Although the Grand Fleet made several sorties over the next few years it is not known if Agincourt participated in them. On 23 April 1918, Agincourt and Hercules were stationed at Scapa Flow to provide cover for the Scandinavian convoys between Norway and Britain when the High Seas Fleet sortied in an attempt to destroy the convoy. The reports from German Intelligence were slightly off schedule, as both the inbound and outbound convoys were in port when the Germans reached their normal route so Admiral Scheer ordered the fleet to return to Germany without spotting any British ships.52
Agincourt was later transferred to the 2nd Battle Squadron42 and was present at the surrender of the High Seas Fleet on 21 November 1918.53 She was placed in reserve at Rosyth in March 1919. After unsuccessful attempts to sell her to the Brazilian Government, she was listed for disposal in April 1921, but was used for experimental purposes later that year. She was sold for scrap on 19 December 1922 to comply with the tonnage limitations of the Washington Naval Treaty, although she was not actually broken up until the end of 1924.24
- The only modern armoured ships in the Brazilian Navy were two small coast-defence ships launched in 1898.4
- Brazil's external and internal debt would reach $500 and $335 million (respectively) by 1913, partly through rising deficits, which were $22 million in 1908 and $47 million by 1912.12
- The price of coffee declined by 20% and Brazilian exports of it dropped 12.5% between 1912 and 1913; rubber saw a similar decline of 25 and 36.6%, respectively.12
- The times used in this article are in UTC, one hour behind CET, which is often used in German works.
- Burt, p. 245
- Grant, p. 148; Livermore, p. 32; Topliss, p. 240
- Scheina, pp. 45–52
- Gardiner and Gray, p. 403
- Livermore, p. 32
- Gardiner and Gray, p. 403; Livermore, p. 32
- Scheina, p. 80
- Scheina, p. 80; Gardiner and Gray, p. 403; Topliss, p. 240
- Hough, p. 22; Livermore, pp. 39–41
- Topliss, pp. 247–49
- Scheina, pp. 81–82; Topliss, p. 269; Martin, p. 37
- Martin, p. 37
- Hermes Rodrigues da Fonseca, 3 May 1911, in Scheina, p. 354
- Topliss, p. 280
- Burt, p. 244
- Parkes, p. 604
- Burt, pp. 245, 250
- Gardiner and Gray, p. 37
- Hough, p. 150
- Gibbons, p. 201
- "British 12"/45 (30.5 cm) Mark XIII". navweaps.com. 20 February 2009. Retrieved 4 May 2010.
- Parkes, p. 603
- Hough, p. 160
- Burt, p. 250
- "British 6"/50 (15.2 cm) BL Mark XIII". navweaps.com. 22 January 2009. Retrieved 4 May 2010.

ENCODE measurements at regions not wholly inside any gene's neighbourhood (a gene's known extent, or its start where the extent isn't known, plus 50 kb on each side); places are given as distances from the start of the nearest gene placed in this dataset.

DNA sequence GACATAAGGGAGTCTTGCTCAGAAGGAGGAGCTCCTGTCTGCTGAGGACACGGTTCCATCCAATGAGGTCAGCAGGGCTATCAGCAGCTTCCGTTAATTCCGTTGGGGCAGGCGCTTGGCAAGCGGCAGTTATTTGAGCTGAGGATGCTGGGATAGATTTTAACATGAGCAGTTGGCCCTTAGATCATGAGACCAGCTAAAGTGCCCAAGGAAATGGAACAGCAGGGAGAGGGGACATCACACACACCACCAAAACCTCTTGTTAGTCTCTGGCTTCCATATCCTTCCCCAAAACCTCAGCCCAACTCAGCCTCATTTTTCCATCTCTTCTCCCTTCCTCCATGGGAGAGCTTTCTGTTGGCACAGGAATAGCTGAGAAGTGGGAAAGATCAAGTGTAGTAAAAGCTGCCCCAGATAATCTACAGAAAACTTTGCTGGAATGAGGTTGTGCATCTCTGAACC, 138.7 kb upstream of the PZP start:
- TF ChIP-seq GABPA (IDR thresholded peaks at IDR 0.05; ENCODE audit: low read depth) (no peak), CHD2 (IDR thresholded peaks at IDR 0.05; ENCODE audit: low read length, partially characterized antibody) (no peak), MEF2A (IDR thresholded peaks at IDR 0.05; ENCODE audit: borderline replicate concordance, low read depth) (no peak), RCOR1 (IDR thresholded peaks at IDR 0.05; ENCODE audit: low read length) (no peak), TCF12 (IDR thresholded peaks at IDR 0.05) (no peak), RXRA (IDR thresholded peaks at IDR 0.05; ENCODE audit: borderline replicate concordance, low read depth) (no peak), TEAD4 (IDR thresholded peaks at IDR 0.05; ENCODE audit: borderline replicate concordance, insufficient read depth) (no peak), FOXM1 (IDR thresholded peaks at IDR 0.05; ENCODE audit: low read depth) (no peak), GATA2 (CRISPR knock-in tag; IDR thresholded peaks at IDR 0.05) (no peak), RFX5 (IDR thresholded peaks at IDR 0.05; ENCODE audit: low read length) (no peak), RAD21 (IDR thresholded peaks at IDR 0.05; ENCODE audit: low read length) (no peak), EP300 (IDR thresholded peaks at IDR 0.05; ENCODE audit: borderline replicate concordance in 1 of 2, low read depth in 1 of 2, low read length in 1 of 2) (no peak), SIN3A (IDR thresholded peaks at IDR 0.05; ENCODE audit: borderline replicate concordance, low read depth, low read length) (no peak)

- Parkes, pp. 600, 603
- Friedman, p. 46
- Burt, pp. 244–45
- Hough, pp. 89–90
- Martin, pp. 36–37
- Vanterpool, p. 140
- Hough, pp. 72, 75
- Hough, pp. 109–22
- Tuchman, Barbara Wertheim (1962). "Chapter Ten: Goeben … An Enemy Then Flying.". The Guns of August. NY, NY, USA: Ballantine Books (Random House). ISBN 9780307567628.
- Hough, p. 121
- Hough, pp. 143–44
- Hough, pp. 152–53
- Parkes, p. 600
- Hough, p. 147
- Hough, pp. 148–52
- http://www.dreadnoughtproject.org/tfs/index.php/Douglas_Romilly_Lothian_Nicholson Douglas Romilly Lothian Nicholson at The Dreadnought Project.
- Parkes, p. 605
- Hough, p. 161
- Hough, p. 174
- Hough, p. 179
- Tarrant, pp. 131, 133
- Massie, p. 630
- Hough, p. 183
- Burt, p. 206
- Massie, p. 651
- Hough, pp. 184–85
- Newbolt, pp. 236–37
- Hough, p. 186
- Burt, R. A. (1986). British Battleships of World War One. Annapolis, Maryland: Naval Institute Press. ISBN 0-87021-863-8.
- Friedman, Norman (2008). Naval Firepower: Battleship Guns and Gunnery in the Dreadnought Era. Annapolis, Maryland: Naval Institute Press. ISBN 978-1-59114-555-4.
- Gardiner, Robert; Gray, Randal, eds. (1984). Conway's All the World's Fighting Ships: 1906–1922. Annapolis, Maryland: Naval Institute Press. ISBN 0-85177-245-5.
- Gibbons, Tony (1983). The Complete Encyclopedia of Battleships: A Technical Directory of Capital Ships from 1860 to the Present Day. New York: Crescent Books. ISBN 0-517-37810-8.
- Grant, Jonathan (2007). Rulers, Guns, and Money: The Global Arms Trade in the Age of Imperialism. Cambridge, Massachusetts: Harvard University Press. ISBN 0-674-02442-7. OCLC 166262725.
- Hough, Richard (1967). The Great Dreadnought: The Strange Story of H.M.S. Agincourt: The Mightiest Battleship of World War I. New York: Harper & Row. OCLC 914101.
- Livermore, Seward (1944). "Battleship Diplomacy in South America: 1905–1925". Journal of Modern History 16 (1): 31–48. doi:10.1086/236787. ISSN 0022-2801. JSTOR 1870986. OCLC 62219150.
- Martin, Percy Allen (1967) . Latin America and the War. Gloucester, Massachusetts: Peter Smith. OCLC 468553769.
- Massie, Robert (2004). Castles of Steel: Britain, Germany and the Winning of the Great War. New York: Random House. ISBN 0-224-04092-8.
- Newbolt, Henry. Naval Operations. History of the Great War: Based on Official Documents V (reprint of the 1931 ed.). London: Imperial War Museum and Battery Press. ISBN 1-870423-72-0.
- Parkes, Oscar (1990). British Battleships (reprint of the 1957 ed.). Annapolis, Maryland: Naval Institute Press. ISBN 1-55750-075-4.
- Scheina, Robert (1987). Latin America: A Naval History, 1810–1987. Annapolis, Maryland: Naval Institute Press. ISBN 0-87021-295-8.
- Tarrant, V. E. (1999). Jutland: The German Perspective: A New View of the Great Battle, 31 May 1916 (reprint of the 1995 ed.). London: Brockhampton Press. ISBN 1-86019-917-8.
- Topliss, David (1988). "The Brazilian Dreadnoughts, 1904–1914". Warship International 25 (3): 240–89. ISSN 0043-0374.
- Vanterpool, Alan (1969). "The 'Riachuelo'". Warship International 6 (2): 140–41. ISSN 0043-0374.
|Wikimedia Commons has media related to HMS Agincourt (ship, 1913).|
- Dreadnought Project – Technical material on the weaponry and fire control for the ship
- Maritimequest HMS Agincourt Photo Gallery
- Agincourt Class Battleship – includes a diagram of her layout
- Navypedia – Agincourt battleship